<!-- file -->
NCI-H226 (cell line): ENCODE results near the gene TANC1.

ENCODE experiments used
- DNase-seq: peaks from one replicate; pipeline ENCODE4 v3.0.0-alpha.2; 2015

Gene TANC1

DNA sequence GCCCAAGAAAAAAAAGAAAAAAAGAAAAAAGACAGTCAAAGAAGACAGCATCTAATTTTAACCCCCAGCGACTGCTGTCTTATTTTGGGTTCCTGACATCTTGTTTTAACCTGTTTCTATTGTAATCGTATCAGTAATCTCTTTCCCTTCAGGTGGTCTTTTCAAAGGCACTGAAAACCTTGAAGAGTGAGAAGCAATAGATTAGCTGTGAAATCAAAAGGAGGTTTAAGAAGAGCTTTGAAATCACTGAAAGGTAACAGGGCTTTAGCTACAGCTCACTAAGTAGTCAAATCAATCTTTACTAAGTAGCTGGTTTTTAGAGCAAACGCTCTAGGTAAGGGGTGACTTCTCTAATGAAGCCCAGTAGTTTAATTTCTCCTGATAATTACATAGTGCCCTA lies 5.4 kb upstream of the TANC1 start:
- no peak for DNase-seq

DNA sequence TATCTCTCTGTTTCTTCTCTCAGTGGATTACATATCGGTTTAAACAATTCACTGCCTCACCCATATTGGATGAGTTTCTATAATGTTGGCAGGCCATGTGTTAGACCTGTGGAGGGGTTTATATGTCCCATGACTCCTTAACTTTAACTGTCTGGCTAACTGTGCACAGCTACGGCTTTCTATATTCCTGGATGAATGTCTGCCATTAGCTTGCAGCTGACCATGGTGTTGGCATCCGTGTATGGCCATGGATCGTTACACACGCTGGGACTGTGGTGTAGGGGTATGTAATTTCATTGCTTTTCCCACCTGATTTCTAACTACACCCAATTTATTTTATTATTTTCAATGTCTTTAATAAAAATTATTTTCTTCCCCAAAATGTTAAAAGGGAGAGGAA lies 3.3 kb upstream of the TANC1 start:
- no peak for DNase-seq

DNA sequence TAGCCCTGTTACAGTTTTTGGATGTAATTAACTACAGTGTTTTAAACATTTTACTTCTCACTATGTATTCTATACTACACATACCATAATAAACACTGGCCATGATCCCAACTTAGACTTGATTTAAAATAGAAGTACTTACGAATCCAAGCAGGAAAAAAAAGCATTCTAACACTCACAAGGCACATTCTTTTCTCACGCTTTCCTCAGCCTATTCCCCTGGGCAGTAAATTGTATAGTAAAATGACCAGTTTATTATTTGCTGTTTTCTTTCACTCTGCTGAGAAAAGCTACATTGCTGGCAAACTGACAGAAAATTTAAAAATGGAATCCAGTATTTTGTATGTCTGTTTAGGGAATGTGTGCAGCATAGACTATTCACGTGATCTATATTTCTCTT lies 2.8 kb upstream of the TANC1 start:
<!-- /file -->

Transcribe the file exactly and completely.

NCI-H226 (cell line): ENCODE results near the gene TANC1.

ENCODE experiments used
- DNase-seq: peaks from one replicate; pipeline ENCODE4 v3.0.0-alpha.2; 2015

Gene TANC1

DNA sequence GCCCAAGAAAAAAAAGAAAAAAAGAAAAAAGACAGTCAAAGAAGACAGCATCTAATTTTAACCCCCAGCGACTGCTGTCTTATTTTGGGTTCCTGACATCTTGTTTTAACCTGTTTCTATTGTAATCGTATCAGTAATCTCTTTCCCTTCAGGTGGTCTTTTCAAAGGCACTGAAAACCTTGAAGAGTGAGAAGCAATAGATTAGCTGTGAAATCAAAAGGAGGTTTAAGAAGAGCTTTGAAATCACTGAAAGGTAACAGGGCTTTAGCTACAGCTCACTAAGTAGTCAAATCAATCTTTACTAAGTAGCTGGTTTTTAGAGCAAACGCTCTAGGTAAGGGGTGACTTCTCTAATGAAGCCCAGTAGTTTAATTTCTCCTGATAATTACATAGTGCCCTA lies 5.4 kb upstream of the TANC1 start:
- no peak for DNase-seq

DNA sequence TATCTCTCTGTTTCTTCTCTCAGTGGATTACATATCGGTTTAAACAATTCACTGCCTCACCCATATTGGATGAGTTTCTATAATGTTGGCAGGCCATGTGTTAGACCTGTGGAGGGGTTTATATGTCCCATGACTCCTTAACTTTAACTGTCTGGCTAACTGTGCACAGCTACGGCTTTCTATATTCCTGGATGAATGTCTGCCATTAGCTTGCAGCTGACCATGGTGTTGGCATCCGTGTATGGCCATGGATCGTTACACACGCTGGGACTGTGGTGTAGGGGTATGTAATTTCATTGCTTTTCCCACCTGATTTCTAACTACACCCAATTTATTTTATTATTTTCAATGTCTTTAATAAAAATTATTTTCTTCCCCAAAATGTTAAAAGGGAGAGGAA lies 3.3 kb upstream of the TANC1 start:
- no peak for DNase-seq

DNA sequence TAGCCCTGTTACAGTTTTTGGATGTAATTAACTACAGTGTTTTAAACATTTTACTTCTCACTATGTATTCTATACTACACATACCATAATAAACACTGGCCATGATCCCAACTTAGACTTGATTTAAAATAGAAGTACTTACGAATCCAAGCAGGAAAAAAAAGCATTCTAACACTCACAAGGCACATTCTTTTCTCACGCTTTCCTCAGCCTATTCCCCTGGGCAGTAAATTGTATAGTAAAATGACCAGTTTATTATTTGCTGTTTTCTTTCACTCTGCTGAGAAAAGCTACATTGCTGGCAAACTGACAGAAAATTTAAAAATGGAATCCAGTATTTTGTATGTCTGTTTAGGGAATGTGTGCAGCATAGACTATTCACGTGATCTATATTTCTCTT lies 2.8 kb upstream of the TANC1 start: